In the course of applying the machine-or-transformation test to emerging technologies, courts may pose questions of such intricacy and refinement that they risk obscuring the larger object of securing patents for valuable inventions without transgressing the public domain. The dissent by Judge Rader refers to some of these difficulties. 545 F.3d, at 1015. As a result, in deciding whether previously unforeseen inventions qualify as patentable 3228*3228 “process[es],” it may not make sense to require courts to confine themselves to asking the questions posed by the machine-or-transformation test. Section 101’s terms suggest that new technologies may call for new inquiries. See Benson, supra, at 71, 93 S.Ct. 253 (to “freeze process patents to old technologies, leaving no room for the revelations of the new, onrushing technology[,] . . . is not our purpose”).

Bilski v. Kappos, 130 S. Ct. 3218, 3227-28 (2010)(Justice Kennedy writing for himself, Chief Justice Roberts, and Justices Thomas and Alito).

Mark Your Calendar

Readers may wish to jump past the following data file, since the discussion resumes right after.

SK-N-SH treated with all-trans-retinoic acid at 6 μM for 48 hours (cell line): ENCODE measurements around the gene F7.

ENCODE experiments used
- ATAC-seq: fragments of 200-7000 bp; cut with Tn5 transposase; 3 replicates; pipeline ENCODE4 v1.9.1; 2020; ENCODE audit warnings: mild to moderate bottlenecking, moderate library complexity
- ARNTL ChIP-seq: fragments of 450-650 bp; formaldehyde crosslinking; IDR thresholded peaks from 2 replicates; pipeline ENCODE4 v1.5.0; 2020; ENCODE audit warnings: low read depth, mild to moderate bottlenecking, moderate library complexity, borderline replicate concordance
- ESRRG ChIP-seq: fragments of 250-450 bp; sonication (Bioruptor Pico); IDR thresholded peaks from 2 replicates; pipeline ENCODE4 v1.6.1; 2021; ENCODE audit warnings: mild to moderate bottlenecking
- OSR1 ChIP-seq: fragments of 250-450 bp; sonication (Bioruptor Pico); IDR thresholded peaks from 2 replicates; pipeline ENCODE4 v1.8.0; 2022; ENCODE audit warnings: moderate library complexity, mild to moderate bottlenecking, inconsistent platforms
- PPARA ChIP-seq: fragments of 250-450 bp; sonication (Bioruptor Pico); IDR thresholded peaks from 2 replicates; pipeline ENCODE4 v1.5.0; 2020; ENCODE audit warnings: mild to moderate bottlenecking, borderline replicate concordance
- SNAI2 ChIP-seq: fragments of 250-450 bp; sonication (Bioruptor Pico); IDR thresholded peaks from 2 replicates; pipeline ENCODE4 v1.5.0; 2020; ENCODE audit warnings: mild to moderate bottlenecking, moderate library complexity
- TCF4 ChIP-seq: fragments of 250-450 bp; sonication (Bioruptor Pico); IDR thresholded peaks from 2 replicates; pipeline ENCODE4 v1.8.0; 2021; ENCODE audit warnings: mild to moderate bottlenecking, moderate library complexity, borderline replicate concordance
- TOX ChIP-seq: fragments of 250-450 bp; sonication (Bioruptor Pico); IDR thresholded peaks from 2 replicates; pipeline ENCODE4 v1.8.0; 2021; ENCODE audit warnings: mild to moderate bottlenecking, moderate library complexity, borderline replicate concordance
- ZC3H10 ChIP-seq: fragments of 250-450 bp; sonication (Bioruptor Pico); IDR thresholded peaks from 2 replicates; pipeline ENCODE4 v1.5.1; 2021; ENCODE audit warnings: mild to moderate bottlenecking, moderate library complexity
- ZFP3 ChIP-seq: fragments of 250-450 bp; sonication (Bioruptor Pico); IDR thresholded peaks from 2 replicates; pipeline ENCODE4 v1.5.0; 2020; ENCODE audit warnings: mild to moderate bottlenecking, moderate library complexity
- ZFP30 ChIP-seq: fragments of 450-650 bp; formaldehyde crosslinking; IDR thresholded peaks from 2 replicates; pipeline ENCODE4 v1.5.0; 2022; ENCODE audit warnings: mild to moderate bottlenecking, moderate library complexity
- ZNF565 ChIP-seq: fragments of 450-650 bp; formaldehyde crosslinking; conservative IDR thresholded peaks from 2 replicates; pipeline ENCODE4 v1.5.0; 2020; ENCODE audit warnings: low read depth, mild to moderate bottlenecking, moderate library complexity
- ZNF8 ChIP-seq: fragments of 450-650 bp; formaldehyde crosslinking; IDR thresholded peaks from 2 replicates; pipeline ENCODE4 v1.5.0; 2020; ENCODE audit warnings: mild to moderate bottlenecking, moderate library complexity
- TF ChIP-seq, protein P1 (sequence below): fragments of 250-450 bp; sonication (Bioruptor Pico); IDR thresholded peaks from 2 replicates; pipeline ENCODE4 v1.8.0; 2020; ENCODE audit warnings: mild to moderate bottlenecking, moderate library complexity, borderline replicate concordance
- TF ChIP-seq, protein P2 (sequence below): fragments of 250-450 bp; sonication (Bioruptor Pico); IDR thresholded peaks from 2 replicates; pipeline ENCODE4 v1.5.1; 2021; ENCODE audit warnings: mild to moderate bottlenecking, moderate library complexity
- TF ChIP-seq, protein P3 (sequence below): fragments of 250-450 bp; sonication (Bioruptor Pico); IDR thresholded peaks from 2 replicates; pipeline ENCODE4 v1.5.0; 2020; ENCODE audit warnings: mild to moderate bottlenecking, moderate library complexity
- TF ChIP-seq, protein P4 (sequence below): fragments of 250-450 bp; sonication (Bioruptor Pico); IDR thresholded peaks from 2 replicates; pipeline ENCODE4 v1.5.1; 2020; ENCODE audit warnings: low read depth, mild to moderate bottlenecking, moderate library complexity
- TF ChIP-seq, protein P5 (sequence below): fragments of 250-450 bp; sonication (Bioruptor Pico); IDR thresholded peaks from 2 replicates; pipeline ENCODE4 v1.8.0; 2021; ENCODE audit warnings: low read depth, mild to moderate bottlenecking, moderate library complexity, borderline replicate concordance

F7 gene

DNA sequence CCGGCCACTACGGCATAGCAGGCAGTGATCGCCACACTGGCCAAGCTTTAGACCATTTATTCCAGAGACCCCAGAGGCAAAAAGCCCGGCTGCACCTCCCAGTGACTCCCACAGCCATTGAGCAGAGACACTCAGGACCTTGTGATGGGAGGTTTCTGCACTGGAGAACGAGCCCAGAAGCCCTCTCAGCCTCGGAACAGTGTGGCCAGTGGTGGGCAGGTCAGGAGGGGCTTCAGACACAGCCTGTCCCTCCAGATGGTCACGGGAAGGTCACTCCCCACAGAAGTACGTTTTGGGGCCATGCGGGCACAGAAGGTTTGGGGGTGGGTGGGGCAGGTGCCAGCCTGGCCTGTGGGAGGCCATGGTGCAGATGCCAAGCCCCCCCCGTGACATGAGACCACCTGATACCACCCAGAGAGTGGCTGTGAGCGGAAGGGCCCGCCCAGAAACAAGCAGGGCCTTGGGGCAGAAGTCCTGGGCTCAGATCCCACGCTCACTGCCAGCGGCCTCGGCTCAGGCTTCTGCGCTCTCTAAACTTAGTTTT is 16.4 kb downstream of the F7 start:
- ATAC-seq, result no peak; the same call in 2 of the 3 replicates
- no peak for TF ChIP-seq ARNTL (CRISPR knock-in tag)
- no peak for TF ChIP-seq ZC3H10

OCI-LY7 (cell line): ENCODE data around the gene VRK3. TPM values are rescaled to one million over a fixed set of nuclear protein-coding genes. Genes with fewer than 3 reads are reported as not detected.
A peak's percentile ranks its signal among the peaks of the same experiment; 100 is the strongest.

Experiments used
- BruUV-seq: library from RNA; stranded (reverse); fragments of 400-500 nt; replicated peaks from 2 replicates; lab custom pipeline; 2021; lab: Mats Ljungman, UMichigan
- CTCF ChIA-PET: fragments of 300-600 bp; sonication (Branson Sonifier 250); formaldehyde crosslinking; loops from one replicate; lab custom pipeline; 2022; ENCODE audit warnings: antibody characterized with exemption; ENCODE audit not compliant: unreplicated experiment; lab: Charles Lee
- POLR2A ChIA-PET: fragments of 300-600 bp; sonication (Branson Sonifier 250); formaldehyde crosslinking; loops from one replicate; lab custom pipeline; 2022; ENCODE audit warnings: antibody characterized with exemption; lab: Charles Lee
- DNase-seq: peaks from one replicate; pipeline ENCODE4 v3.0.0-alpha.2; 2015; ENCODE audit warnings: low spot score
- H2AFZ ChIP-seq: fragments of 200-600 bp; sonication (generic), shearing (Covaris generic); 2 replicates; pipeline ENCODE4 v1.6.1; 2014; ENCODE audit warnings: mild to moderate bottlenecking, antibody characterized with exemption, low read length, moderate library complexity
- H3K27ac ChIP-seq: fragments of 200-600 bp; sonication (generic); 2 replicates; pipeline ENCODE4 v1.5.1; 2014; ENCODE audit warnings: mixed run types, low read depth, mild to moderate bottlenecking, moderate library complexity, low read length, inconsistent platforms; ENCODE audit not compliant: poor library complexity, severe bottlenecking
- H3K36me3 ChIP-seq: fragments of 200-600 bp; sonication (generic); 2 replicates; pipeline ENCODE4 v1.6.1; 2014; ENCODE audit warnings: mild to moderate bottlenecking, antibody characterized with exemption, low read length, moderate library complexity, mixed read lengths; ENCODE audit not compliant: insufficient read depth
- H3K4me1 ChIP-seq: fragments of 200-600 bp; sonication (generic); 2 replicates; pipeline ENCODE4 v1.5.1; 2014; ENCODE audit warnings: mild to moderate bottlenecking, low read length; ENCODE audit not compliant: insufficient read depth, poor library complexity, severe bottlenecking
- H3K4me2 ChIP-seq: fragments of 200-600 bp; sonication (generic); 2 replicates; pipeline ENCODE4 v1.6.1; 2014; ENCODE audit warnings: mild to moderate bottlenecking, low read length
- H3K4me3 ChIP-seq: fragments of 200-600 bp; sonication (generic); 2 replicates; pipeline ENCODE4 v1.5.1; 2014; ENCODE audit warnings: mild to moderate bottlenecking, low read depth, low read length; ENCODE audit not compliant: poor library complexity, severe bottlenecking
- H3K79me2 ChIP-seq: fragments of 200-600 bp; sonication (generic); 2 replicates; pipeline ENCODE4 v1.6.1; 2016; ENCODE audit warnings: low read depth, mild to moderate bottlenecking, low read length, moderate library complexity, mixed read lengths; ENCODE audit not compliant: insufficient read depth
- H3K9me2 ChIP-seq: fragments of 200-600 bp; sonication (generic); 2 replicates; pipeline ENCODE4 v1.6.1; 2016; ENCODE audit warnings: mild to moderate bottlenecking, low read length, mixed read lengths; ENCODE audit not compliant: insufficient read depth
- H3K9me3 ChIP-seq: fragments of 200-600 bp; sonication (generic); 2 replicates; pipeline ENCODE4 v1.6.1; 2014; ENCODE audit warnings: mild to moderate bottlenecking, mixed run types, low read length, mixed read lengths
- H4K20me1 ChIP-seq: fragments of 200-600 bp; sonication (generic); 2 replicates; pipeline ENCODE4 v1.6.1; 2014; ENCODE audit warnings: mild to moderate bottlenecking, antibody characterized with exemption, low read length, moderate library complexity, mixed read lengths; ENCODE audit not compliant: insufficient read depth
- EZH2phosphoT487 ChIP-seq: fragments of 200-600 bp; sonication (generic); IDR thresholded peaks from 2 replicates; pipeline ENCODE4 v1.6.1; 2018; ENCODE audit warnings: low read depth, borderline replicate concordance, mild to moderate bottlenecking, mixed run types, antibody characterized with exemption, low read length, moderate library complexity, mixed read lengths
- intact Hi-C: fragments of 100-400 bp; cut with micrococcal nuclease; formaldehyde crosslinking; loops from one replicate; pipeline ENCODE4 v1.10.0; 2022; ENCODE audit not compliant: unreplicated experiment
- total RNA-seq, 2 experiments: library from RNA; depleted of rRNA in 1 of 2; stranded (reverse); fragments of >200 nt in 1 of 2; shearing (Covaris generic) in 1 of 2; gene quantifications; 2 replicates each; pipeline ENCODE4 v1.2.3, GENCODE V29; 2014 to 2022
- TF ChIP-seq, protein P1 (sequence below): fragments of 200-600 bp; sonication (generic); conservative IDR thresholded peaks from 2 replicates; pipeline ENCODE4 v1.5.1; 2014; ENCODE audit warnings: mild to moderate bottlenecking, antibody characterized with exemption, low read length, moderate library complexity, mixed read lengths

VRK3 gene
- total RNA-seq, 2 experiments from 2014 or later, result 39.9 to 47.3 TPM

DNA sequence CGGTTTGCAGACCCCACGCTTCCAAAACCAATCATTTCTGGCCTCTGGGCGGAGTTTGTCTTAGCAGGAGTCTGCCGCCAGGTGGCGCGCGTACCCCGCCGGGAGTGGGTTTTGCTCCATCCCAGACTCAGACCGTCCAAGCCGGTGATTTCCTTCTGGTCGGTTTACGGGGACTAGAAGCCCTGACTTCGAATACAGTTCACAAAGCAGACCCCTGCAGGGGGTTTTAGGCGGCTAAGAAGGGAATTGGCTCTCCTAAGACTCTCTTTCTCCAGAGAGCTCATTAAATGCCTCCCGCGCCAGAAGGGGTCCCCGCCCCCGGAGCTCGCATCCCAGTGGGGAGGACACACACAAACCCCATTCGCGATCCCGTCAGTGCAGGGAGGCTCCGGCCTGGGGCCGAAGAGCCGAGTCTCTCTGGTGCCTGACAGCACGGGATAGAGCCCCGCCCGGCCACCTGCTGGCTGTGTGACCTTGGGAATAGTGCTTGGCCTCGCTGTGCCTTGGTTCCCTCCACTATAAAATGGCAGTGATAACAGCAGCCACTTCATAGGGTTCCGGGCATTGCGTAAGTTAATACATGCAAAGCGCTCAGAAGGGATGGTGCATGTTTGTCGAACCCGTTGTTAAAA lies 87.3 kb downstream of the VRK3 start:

September 29th, 2018

On the heels of his address to the IPO in Chicago this past week, Director Iancu will also be a featured speaker at the AIPLA annual meeting.

Quote of the day: GUST v. ALPHACAP

September 28th, 2018

The quote of the day comes from today’s opinion in Gust v. Alphacap, __ F.3d __ (Fed. Cir. 2018)(slip op. at page 11):

Our case law recognizes that there is no bright line exclusion of software patents or business method patents from patent eligibility. Ultramercial, Inc. v. Hulu, LLC, 772 F.3d 709, 715 (Fed. Cir. 2014) (“[W]e do not purport to state that all claims in all software-based patents will necessarily be directed to an abstract idea.”); buySAFE, Inc. v. Google, Inc., 765 F.3d 1350, 1354 (Fed. Cir. 2014) (recognizing that Bilski v. Kappos, 561 U.S. 593, 611 (2010) did not create a general business method exception for patent eligibility).

Gust v. Alphacap, __ F.3d __ (Fed. Cir. 2018)(slip op. at page 11)(Judge Linn writing for the court).

Quiz of the day — name this case

September 24th, 2018

Can you name the case for the quote that appears below: